August Moment of Science:
Put on your paleontology hat and get ready to make some fossils during this month’s Moment of Science! Scientists categorize fossils into three main groups – impression fossils, trace fossils, and replacement fossils. Fossils are bits of plants or animals that have been preserved from the past. There are three types of fossils based on how they are formed. The three types of fossils are:
1. Impression Fossils
These fossils contain prints, or impressions, of plants or animals from long ago. The plant or animal lands in mud, silt, or sand and makes an impression. Over time, it disappears, but the impression remains. The mud, silt, or sand hardens into rock, and an impression fossil remains.
2. Trace Fossils
These types of fossils capture the activities of ancient animals. The animals leave its footprints or scat, which makes an impression in the soft mud, silt, or sand. Just like impression fossils, the soil hardens to form rock, preserving a trace of the animal.
3. Replacement Fossils
These fossils are replicas of things that were once alive, such as trees or sea creatures. These living things are trapped, die, and are covered by mineral-rich water. As they rot, the organic parts are replaced by a hard mineral called silica. The minerals fill in the spaces and create a replacement, or replica, fossil of the living thing.
Now that you know about the different fossils, it’s time to make your own!
- Flatten Playdough into small disks or squares, large enough to fit one of the plastic figures or plants you will be fossilize
- Firmly press dinosaur/insect figures into the Playdough (you can press your figurine sideways, on its feet/hands, etc.)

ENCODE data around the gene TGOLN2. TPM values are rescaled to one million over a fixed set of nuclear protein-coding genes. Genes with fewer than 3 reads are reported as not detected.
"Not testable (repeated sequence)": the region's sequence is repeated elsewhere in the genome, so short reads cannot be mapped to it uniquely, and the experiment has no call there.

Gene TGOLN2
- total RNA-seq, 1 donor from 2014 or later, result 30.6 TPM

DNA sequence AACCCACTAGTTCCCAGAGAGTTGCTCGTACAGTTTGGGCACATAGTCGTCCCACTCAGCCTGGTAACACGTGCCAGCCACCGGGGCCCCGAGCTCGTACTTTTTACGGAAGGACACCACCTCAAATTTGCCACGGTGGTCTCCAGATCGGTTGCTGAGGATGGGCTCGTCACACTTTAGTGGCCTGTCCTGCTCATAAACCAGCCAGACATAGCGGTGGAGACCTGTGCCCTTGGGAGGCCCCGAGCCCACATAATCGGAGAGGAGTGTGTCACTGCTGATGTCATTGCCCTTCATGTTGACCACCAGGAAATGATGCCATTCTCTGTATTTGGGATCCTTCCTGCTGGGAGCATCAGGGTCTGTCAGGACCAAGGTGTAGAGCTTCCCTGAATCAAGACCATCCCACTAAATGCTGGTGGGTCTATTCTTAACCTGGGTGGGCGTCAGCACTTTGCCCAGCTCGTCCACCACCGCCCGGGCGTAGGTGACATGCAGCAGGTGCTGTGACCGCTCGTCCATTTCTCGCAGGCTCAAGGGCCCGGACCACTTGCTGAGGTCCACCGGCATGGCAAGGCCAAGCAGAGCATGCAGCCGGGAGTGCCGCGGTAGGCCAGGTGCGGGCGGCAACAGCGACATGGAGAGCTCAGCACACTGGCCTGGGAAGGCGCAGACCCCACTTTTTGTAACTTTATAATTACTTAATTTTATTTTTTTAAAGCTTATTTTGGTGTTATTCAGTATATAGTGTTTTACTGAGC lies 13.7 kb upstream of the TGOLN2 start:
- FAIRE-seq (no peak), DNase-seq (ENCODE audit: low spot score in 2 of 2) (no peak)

- Carefully remove plastic figure to preserve the imprint
- Repeat steps 1-3 with a different figure or from a different angle
As each fossil is imprinting talk to your paleontologist about the fossil they are making. Which fossil are they creating, an impression fossil or a trace fossil? If they were looking for fossils, how could they use different parts of the imprint to identify what animal had been there? Can they think of anything else that could turn into a fossil? Try gathering leaves, plants, and flowers from the backyard and see how each one creates a different impression. Once they’ve created multiple fossils, can they pair up the original animal/plant to the fossil? Share photos of your experiment with us on social media by tagging @discoverycubeOC and @discoverycubela.
Don’t miss the Extreme Dinosaurs exhibit now open through September 5, 2016 at Discovery Cube OC to see real and replica fossils on display!
This blog post was inspired by and features images from http://www.notimeforflashcards.com/2014/05/playdough-bug-fossils.html.